Your Essential Guide To Negative Gearing

Terry Anson
February 21, 2019


Is positive or negative gearing best for investment properties?

We break it down and look at what’s in the pipeline for existing and future investors.

What is negative gearing?

In Victoria, about 6 out of 10 rental properties are negatively geared, according to data from the Australian Tax Office, reported in the press. Essentially, ‘gearing’ means borrowing money in order to invest, and whether it’s positive or negative depends on if you’re making an income or not..

So there are three types of gearing when you’ve borrowed money to invest:

  1. Positive gearing This is when the income or rent you make from the investment is more than the outgoings, so you’re making money on your investment (and you can decide to use the surplus to reduce the loan).
  2. Neutral gearing This is when the income or rent is equal to your expenses, so you won’t be able to deduct any losses from your tax.
  3. Negative gearing This is when your income or rent your tenants pay is lower than your interest repayments and the money you’re spending on the property, which might include maintenance, fees to a property manager, council rates, insurances etc – so you’re essentially operating at a loss.

How can negative gearing work for an investor?

The idea of negative gearing and making a loss on your investment doesn’t sound too good on paper – after all, you’re investing in order to make money, right? However, a negatively geared property has one main benefit: investors can deduct any losses from their taxable income from other sources. This in turn reduces the amount of tax you pay and makes it far easier to invest in the property market.

And meanwhile, the value of your investment property is going up, and you’re getting more capital gains than you spend in expenses. So savvy investors who make losses in the short term will be hoping for good long-term capital growth and the chance to net a healthy profit when selling the property down the line. Negative gearing can also change to positive gearing over time as you pay down your loan.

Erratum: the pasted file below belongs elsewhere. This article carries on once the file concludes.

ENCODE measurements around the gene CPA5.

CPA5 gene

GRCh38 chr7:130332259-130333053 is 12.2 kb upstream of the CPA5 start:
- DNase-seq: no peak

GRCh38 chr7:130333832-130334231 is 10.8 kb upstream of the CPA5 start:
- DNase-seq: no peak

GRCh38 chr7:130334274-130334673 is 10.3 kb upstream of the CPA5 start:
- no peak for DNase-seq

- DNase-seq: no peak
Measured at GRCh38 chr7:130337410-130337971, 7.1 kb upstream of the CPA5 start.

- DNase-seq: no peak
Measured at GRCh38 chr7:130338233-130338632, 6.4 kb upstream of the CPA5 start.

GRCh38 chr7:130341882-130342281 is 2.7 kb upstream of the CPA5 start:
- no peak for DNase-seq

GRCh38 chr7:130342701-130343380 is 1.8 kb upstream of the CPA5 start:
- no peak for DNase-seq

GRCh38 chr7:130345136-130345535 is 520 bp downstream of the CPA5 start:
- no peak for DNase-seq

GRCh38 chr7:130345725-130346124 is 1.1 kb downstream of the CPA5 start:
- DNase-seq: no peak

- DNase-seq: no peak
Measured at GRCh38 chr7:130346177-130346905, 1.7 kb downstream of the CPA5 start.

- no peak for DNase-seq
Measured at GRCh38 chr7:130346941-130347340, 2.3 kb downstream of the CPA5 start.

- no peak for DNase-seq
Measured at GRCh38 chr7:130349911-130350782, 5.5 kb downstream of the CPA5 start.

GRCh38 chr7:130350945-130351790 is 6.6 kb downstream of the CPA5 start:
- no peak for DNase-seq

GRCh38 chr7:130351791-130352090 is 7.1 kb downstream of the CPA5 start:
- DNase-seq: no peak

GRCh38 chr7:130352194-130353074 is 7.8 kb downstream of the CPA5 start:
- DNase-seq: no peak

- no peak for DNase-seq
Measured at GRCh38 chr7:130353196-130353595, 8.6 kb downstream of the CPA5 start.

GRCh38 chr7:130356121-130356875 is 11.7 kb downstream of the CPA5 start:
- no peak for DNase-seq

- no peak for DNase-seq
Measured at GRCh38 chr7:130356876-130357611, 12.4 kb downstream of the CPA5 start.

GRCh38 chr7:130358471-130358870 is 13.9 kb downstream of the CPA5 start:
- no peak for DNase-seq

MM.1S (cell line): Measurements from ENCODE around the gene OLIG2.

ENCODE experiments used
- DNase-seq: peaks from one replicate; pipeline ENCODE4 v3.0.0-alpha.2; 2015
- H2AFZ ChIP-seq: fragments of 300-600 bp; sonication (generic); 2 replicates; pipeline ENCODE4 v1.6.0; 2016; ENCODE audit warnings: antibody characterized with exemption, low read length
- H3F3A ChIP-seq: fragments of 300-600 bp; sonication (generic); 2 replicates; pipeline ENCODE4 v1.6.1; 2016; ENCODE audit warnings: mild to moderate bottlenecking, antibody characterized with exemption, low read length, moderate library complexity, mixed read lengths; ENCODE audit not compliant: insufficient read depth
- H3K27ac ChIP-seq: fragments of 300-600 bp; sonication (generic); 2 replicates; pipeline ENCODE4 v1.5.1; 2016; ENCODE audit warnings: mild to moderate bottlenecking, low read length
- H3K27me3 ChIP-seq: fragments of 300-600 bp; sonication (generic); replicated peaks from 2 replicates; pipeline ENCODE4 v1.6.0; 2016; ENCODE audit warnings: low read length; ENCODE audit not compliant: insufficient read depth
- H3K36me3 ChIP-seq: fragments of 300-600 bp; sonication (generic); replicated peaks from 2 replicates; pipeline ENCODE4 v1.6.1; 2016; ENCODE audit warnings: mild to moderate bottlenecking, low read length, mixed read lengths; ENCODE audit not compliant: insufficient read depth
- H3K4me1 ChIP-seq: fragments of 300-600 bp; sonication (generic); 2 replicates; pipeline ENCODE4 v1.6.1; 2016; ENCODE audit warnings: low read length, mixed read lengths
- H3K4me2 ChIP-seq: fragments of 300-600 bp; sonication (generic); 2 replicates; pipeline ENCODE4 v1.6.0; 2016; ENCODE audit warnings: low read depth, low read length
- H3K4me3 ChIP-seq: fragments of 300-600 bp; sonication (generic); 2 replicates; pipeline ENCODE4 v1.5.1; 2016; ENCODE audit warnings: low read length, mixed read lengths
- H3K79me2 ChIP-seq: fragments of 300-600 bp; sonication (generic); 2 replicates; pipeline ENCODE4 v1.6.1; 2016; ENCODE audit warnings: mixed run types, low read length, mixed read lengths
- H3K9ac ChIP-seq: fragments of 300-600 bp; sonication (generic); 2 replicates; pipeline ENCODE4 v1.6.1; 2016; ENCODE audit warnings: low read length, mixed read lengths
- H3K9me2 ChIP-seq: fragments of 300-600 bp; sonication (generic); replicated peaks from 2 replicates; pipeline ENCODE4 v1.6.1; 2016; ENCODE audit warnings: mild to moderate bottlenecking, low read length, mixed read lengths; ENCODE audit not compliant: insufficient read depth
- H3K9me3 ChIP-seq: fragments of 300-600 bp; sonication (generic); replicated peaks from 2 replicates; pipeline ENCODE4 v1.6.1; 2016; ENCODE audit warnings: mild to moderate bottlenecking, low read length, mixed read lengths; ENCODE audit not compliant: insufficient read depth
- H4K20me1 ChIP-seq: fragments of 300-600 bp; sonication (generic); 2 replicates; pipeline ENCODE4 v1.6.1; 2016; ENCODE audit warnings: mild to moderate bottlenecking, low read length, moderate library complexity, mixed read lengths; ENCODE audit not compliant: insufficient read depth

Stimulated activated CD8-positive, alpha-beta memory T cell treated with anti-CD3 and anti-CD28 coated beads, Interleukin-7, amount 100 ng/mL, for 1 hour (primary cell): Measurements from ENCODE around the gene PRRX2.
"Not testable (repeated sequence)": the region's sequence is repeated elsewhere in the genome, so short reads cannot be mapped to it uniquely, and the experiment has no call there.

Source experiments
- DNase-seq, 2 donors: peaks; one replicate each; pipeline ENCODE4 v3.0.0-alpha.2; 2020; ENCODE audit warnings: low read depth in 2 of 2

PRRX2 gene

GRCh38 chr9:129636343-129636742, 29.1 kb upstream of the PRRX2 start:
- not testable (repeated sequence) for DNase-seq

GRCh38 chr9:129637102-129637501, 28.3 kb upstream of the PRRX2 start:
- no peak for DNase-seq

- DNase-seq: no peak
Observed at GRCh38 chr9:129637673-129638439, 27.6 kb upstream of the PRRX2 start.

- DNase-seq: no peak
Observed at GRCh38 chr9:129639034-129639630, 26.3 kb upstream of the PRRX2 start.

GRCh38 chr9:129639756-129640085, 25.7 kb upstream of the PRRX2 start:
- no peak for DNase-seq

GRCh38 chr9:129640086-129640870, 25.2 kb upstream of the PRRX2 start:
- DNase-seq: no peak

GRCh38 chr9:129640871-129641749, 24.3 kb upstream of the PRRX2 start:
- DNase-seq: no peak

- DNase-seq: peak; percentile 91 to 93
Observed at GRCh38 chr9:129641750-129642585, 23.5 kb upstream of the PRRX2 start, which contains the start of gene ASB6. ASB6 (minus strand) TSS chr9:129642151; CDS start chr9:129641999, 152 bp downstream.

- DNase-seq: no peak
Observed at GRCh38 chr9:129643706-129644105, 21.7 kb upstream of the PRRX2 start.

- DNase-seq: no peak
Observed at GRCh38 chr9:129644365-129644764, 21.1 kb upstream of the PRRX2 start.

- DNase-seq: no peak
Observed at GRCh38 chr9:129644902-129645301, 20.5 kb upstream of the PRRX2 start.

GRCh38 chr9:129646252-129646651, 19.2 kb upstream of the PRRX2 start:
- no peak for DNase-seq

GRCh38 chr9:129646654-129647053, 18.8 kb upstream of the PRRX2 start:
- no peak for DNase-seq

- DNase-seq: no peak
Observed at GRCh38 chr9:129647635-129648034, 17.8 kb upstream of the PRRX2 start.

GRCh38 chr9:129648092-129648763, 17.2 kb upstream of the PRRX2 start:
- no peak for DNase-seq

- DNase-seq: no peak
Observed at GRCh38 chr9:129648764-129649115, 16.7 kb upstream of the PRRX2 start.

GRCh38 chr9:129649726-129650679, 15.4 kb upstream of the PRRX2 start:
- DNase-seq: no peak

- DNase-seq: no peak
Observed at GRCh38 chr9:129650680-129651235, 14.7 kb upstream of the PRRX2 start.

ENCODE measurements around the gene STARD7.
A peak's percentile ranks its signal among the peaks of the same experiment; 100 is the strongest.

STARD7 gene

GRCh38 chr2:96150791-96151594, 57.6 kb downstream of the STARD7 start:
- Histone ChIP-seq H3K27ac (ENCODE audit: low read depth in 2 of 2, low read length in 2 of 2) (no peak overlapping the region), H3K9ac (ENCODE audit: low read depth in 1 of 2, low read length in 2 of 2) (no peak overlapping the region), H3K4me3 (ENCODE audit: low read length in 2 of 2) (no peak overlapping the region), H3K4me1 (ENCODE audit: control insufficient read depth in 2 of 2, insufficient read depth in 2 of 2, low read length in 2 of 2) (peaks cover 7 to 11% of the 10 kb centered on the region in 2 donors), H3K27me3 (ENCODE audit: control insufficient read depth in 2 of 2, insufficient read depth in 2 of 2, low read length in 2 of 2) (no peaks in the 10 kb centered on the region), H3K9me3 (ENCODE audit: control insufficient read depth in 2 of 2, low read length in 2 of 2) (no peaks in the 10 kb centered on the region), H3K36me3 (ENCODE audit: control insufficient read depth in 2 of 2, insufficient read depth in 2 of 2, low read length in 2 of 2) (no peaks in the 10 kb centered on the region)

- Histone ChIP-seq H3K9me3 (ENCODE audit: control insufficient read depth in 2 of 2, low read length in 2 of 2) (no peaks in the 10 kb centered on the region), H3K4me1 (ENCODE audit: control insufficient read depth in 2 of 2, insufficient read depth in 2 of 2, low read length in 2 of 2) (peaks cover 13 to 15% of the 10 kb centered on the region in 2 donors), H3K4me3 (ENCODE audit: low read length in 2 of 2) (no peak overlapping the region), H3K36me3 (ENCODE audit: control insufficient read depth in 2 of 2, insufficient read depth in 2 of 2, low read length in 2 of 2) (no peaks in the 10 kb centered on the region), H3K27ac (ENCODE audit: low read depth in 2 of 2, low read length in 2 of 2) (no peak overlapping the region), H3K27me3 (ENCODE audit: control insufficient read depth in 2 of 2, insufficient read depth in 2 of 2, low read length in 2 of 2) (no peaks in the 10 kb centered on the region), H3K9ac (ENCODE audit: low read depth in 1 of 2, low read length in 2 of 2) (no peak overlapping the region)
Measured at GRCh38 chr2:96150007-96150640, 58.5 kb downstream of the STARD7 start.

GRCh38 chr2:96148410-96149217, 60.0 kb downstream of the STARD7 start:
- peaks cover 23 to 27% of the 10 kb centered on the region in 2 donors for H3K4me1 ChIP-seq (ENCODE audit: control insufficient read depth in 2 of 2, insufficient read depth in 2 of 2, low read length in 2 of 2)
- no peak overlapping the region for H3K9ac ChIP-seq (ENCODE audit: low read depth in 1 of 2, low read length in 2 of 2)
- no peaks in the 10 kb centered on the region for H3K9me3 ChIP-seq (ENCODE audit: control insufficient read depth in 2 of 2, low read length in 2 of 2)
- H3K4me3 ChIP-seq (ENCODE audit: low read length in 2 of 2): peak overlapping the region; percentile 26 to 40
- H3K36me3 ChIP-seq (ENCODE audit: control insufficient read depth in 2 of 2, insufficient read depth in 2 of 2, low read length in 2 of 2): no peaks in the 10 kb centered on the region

When is negative gearing a good idea?

Ideally, you will want to negatively gear your investment property if:

  • You’re a high-income earner. This will mean you probably have enough disposable income to afford the repayments and pay for what’s required on the property while you wait for it to go up in value.
  • You want to save money on tax. If you’re in a high tax bracket because of what you earn, negatively gearing a property probably makes a lot of sense.
  • The housing market is booming. Negative gearing during a period of strong price growth means the value of your property and rental returns are likely to increase, so you’ll benefit from the property’s long-term capital growth potential.
  • You want to add value to the property. Renovating or doing cosmetic updates on adds value to the property and helps you build equity.

When is negative gearing not a good idea?

Negative gearing isn’t ideal for all investors and deciding if it’s the right thing for you depends on your situation. You might not want to negatively gear a property if:

  • You’re pretty stretched financially. Spending more than you can afford on your investment property is a one way ticket to financial stress and possibly bankruptcy.
  • The housing market is slow. In a weaker property market, the value of property declines and can take years to recover – and if you’re throwing money at an investment that’s not accruing in value, what do you stand to gain? Not much.
  • You want to invest in other properties. If building a property portfolio is your priority, you need to consider your disposable income and whether negative gearing is going to work for you long-term.
  • Your goal is financial freedom. If you’re close to retirement or in a lower income bracket, positively geared investments will be better for generating passive income.

How could negative gearing laws change?

Proposed new rules for negative gearing have been front and centre in the run-up to near year’s Federal election, and for good reason.

If elected in 2019, a Labor government plans to place restrictions on negative gearing. According to the proposed legislation, claiming negative gearing benefits would be restricted to off-the-plan or brand new property developments only. The restrictions would also apply to other assets such as shares. Existing investors with multiple properties would still benefit from tax breaks for interest expenses on a portion of their investments, but financial experts predict future investors may be worse off.

If you purchase a property/asset before the policy begins it will be exempt under a grandfathering arrangement – and Labour has indicated that any policy changes would not commence until 2020 if the election is held towards the end of the financial year.

Before negatively gearing a property, always talk to an accountant or financial planner who can help you weigh up your circumstances and risk profile – and how current or future laws might affect you.

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